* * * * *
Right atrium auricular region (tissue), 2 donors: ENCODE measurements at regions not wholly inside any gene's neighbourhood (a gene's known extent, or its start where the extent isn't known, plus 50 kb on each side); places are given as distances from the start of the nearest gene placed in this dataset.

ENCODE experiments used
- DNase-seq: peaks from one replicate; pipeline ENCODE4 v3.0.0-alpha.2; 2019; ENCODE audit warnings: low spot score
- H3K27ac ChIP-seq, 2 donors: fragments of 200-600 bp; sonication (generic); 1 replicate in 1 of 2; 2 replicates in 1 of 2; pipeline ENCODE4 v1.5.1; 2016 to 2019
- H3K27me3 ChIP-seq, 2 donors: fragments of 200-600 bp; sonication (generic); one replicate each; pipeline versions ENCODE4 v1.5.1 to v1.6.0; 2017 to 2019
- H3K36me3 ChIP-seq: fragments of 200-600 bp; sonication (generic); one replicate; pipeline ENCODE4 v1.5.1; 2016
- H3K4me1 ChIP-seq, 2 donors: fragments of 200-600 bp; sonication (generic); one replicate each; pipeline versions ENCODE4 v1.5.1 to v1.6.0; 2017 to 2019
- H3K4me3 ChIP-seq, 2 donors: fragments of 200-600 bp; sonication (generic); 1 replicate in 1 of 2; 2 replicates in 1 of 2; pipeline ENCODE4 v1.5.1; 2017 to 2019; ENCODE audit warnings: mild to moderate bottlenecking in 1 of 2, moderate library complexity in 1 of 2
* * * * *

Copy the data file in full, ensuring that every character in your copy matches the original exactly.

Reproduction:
Right atrium auricular region (tissue), 2 donors: ENCODE measurements at regions not wholly inside any gene's neighbourhood (a gene's known extent, or its start where the extent isn't known, plus 50 kb on each side); places are given as distances from the start of the nearest gene placed in this dataset.

ENCODE experiments used
- DNase-seq: peaks from one replicate; pipeline ENCODE4 v3.0.0-alpha.2; 2019; ENCODE audit warnings: low spot score
- H3K27ac ChIP-seq, 2 donors: fragments of 200-600 bp; sonication (generic); 1 replicate in 1 of 2; 2 replicates in 1 of 2; pipeline ENCODE4 v1.5.1; 2016 to 2019
- H3K27me3 ChIP-seq, 2 donors: fragments of 200-600 bp; sonication (generic); one replicate each; pipeline versions ENCODE4 v1.5.1 to v1.6.0; 2017 to 2019
- H3K36me3 ChIP-seq: fragments of 200-600 bp; sonication (generic); one replicate; pipeline ENCODE4 v1.5.1; 2016
- H3K4me1 ChIP-seq, 2 donors: fragments of 200-600 bp; sonication (generic); one replicate each; pipeline versions ENCODE4 v1.5.1 to v1.6.0; 2017 to 2019
- H3K4me3 ChIP-seq, 2 donors: fragments of 200-600 bp; sonication (generic); 1 replicate in 1 of 2; 2 replicates in 1 of 2; pipeline ENCODE4 v1.5.1; 2017 to 2019; ENCODE audit warnings: mild to moderate bottlenecking in 1 of 2, moderate library complexity in 1 of 2